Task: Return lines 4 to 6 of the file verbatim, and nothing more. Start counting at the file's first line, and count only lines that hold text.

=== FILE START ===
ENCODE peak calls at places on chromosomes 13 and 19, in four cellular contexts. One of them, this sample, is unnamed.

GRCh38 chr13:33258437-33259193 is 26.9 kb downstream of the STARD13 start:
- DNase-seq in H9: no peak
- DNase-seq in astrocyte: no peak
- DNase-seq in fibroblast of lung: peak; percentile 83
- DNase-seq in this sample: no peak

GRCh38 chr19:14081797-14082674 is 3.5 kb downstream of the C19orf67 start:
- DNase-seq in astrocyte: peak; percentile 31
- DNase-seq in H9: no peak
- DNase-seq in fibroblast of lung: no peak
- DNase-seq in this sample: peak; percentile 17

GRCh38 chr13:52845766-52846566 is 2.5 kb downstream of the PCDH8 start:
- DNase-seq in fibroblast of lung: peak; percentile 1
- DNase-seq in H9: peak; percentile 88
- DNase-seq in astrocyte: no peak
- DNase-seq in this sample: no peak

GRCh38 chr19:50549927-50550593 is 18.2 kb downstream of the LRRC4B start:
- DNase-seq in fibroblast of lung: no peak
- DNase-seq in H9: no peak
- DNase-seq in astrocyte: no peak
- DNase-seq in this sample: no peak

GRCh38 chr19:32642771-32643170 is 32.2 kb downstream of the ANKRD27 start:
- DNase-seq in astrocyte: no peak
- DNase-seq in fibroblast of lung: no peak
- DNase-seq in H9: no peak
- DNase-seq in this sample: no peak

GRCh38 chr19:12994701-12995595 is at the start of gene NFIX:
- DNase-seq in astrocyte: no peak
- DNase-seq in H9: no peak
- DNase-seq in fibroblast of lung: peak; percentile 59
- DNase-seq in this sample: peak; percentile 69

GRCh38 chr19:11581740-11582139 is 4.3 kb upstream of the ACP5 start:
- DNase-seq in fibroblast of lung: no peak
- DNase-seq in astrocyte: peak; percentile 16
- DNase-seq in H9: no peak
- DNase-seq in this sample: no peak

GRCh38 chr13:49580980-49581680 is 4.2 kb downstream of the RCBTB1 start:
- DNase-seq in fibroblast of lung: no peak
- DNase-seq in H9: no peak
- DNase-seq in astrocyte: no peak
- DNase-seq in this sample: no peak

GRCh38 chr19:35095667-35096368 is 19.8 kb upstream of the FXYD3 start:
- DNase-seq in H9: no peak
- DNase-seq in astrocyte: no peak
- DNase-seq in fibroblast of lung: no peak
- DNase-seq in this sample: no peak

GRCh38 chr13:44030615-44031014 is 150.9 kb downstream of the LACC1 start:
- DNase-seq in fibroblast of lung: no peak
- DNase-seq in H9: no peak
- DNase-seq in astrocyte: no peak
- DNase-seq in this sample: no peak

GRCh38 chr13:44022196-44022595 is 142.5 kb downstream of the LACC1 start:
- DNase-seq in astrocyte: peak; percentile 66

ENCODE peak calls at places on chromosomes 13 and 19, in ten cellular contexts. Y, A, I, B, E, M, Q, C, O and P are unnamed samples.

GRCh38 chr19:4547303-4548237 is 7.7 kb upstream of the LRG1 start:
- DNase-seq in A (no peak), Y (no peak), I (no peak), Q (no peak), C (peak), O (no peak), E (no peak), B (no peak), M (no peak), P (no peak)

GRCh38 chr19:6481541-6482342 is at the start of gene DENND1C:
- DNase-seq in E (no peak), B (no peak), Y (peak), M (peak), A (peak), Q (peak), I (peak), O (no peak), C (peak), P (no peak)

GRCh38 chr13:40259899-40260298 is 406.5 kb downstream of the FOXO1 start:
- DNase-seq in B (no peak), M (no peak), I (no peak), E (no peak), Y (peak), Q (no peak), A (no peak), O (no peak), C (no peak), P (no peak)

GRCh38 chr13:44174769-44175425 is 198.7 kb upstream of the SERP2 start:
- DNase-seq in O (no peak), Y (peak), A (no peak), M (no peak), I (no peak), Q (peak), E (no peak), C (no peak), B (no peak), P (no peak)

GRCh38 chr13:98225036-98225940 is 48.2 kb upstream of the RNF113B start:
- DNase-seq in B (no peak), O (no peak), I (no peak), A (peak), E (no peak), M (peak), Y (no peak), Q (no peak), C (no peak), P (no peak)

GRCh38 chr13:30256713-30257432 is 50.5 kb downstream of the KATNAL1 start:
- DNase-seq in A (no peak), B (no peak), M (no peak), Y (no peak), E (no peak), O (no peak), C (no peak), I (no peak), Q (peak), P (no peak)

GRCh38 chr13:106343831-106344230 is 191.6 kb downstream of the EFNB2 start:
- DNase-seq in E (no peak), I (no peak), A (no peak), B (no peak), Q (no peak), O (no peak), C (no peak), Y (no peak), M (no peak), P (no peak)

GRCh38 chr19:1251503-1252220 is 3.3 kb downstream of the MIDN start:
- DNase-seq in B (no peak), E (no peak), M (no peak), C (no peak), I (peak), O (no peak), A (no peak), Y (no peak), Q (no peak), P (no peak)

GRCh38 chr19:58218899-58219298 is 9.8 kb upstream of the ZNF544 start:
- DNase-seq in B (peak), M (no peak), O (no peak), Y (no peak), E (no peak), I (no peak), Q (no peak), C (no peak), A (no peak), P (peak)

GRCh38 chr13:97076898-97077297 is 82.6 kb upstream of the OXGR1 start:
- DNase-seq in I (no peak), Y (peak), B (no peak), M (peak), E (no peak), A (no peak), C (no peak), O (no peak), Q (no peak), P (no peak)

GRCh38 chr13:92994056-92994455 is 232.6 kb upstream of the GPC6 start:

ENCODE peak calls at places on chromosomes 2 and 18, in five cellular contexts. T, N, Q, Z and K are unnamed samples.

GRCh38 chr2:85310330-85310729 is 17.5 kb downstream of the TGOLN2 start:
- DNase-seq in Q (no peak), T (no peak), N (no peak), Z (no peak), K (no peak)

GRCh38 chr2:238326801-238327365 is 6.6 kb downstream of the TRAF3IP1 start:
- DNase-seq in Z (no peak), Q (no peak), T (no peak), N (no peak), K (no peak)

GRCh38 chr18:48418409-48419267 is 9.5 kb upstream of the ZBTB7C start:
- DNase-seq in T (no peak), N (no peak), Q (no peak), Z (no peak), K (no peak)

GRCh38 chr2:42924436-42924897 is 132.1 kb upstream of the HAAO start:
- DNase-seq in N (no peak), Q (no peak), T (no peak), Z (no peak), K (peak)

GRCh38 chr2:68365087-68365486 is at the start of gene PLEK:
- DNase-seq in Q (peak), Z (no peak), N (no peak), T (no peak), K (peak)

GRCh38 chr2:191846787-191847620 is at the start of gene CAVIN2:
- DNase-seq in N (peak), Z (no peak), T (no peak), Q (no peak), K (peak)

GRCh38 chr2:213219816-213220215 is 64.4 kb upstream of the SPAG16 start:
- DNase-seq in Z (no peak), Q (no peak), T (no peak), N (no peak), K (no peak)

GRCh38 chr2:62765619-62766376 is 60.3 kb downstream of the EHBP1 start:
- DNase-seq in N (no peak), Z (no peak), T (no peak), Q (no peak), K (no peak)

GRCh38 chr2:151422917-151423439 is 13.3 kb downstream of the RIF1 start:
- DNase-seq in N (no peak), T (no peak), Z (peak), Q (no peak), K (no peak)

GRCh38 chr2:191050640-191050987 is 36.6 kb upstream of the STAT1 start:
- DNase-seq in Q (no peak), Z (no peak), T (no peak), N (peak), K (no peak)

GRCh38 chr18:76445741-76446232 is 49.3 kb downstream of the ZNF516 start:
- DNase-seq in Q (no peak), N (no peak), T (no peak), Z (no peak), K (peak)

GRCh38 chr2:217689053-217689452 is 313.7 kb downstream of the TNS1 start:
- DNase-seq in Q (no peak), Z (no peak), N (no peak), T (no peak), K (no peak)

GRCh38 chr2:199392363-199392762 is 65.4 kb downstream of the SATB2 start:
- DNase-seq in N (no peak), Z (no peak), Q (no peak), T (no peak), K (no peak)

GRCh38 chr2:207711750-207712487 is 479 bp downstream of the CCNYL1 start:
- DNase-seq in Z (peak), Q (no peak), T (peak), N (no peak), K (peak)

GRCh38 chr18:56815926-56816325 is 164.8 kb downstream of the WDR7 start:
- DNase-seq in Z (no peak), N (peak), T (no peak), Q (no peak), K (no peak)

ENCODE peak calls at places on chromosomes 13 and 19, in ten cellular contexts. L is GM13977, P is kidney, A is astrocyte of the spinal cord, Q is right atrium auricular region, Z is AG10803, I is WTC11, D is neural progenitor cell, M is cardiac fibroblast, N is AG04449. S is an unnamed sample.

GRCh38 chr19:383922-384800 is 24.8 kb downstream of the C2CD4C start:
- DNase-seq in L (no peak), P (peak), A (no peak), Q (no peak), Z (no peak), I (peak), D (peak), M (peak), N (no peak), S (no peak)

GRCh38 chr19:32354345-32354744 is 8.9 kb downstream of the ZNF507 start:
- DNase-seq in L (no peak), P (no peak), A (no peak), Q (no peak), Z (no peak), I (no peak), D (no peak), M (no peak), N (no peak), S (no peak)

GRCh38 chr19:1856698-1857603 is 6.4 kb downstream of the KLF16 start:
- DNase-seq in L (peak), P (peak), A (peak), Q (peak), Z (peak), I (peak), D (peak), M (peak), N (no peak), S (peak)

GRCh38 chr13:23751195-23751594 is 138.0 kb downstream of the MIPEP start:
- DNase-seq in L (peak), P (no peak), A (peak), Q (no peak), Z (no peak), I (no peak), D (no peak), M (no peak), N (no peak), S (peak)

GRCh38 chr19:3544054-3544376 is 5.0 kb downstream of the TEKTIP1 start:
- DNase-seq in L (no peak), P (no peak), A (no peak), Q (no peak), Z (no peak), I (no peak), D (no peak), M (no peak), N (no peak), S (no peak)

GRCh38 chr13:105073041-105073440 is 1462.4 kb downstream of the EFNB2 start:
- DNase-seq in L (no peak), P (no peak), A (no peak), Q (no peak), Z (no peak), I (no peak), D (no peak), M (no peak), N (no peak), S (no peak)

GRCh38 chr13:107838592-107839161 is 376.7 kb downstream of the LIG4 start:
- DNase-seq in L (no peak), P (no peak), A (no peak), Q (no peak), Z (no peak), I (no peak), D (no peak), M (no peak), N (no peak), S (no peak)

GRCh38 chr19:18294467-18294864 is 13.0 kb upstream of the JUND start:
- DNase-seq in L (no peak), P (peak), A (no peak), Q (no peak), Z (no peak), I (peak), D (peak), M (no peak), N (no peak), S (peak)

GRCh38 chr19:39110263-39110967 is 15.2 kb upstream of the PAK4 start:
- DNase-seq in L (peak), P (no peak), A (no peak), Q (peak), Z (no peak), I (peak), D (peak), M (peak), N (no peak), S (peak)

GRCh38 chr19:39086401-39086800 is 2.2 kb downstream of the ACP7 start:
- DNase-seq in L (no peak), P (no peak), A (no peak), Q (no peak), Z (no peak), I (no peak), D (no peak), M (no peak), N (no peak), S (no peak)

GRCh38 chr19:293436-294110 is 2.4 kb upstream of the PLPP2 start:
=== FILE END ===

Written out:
- DNase-seq in astrocyte: no peak
- DNase-seq in fibroblast of lung: peak; percentile 83
- DNase-seq in this sample: no peak